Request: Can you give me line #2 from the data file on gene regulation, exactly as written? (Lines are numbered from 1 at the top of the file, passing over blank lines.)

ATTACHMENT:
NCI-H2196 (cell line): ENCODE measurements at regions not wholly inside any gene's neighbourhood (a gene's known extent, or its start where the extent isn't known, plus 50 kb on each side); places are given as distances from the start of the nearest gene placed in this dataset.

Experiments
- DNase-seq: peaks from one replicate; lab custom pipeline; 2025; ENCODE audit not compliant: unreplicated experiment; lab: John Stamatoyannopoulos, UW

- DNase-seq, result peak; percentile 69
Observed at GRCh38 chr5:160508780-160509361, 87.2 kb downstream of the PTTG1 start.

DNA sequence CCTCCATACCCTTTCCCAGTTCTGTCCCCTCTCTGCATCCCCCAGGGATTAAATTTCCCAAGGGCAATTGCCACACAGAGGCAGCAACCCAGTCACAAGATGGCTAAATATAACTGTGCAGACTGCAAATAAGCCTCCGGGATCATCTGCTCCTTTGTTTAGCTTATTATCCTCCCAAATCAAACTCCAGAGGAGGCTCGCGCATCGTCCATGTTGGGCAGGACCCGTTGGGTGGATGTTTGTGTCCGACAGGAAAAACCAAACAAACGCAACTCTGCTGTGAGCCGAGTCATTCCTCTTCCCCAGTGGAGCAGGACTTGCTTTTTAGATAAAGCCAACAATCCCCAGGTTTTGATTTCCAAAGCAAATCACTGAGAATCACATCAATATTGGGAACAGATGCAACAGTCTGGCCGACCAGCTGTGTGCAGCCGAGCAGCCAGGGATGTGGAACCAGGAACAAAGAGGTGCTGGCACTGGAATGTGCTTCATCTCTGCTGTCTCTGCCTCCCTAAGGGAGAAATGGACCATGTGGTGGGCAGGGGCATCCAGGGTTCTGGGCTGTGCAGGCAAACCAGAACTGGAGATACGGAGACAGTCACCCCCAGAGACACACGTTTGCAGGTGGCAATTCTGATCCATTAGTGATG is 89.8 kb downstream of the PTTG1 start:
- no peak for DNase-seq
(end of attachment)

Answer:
Experiments